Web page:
Real discipline is harnessing your own power and gifts to max them out, make them a unique and substantial offering to the world. You are never taught about that ins school. What schools think we should learn is completely arbitrary. Why reading and not dance? It takes about 40 hours for most people to learn to read when they are ready to, which is later than you think. But most 5 yerar olds know how to dance. What if we taught them discipline to harness what they are good at rather than using it to focus on what they aren't yet ready for?

2. On the idea that schools somehow prepare us for the real world, the truth is that schools expose children to a version of the world that is a complete fiction. Once you leave schools there is no such thing as "geography" or "math". Instead, there is navigation and travel, accounting and making change. There is no where where you sepnd all of your time with people that are the same age as you are. There are old people and young people and middle aged people with children and bad rashes, and you never know who might be your next best partner. But ask a typical high school grad if they would like to explore a business opportunity with an uncool 50 year old middle manager and they cringe. Very few kids learn to live in the actual world while they are in school.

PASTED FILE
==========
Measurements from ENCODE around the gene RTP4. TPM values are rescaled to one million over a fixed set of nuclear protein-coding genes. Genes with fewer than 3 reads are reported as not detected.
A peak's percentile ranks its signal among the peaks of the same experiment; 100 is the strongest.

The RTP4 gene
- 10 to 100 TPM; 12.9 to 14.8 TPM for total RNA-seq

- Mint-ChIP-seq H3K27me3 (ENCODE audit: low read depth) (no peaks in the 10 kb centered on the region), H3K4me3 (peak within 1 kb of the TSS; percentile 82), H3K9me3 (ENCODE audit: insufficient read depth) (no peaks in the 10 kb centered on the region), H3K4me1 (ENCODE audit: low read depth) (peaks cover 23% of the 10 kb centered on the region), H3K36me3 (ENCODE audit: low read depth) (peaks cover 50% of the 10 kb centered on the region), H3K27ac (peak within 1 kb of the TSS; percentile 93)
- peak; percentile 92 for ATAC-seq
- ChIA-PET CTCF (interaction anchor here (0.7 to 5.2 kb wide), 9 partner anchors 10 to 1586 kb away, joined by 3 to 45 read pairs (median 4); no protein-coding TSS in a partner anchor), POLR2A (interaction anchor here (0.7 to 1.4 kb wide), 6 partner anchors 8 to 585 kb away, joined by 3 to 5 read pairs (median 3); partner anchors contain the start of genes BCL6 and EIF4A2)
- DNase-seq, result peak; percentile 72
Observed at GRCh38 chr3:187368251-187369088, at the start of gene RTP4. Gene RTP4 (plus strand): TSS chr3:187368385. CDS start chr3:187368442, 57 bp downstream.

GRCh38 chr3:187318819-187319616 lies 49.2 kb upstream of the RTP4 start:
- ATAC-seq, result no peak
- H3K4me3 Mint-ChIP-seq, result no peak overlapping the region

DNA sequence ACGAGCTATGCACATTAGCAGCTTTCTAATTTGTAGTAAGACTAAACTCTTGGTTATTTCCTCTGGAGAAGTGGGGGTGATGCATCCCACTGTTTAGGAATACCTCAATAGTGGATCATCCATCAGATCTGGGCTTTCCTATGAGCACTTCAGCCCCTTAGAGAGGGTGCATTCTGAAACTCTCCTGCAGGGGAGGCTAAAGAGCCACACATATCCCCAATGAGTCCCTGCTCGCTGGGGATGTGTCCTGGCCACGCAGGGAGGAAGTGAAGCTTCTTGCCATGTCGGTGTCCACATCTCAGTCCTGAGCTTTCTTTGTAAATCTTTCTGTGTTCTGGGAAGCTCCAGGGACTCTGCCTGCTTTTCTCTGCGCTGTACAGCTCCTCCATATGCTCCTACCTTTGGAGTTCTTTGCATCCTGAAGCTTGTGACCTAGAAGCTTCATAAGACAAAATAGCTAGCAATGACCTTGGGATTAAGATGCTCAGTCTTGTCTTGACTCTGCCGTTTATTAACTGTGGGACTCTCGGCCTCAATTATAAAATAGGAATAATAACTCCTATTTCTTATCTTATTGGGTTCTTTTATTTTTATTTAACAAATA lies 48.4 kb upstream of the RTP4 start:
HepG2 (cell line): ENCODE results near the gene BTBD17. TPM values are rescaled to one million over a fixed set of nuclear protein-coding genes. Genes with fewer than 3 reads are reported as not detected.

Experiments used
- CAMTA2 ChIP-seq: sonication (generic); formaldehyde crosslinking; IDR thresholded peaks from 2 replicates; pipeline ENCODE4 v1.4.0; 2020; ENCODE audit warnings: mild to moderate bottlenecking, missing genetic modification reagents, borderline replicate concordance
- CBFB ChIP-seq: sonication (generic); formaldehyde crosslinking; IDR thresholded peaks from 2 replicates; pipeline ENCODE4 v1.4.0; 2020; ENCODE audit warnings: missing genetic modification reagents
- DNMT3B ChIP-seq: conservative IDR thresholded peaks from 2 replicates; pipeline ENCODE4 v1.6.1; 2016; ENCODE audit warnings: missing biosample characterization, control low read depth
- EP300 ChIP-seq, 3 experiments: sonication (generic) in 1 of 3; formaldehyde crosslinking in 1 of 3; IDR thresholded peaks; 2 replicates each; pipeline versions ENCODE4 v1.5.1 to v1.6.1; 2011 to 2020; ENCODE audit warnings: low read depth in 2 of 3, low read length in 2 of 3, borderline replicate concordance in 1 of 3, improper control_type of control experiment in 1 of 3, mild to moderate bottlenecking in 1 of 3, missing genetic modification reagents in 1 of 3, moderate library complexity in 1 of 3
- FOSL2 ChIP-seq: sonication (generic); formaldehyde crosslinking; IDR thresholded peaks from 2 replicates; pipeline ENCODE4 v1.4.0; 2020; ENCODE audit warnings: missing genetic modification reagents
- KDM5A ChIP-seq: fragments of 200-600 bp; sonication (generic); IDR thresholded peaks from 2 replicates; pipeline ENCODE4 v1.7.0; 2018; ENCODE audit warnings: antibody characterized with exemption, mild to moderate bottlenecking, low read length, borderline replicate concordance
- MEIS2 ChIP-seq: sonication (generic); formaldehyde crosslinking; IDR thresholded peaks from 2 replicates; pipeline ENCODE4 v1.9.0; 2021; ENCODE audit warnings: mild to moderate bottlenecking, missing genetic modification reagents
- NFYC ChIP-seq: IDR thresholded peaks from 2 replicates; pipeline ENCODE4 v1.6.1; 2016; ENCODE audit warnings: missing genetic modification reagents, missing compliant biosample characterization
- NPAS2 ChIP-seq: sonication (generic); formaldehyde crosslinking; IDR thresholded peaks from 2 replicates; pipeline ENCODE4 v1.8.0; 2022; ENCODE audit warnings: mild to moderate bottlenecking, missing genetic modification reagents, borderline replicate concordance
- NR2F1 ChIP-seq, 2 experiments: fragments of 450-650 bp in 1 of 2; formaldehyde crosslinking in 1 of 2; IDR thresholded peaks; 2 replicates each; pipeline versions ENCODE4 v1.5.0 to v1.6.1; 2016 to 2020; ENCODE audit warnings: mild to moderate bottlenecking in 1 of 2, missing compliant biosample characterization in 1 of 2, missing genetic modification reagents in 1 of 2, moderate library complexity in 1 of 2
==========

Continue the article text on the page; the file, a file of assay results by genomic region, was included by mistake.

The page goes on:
In the world nothing exists in isolation. The world is not in fact a nice controlled place where all you have to do is please someone and everything works out. It's messy and chaotic and it's a terrible shock to enter it at age 18 or 21 and just discover that for the first time.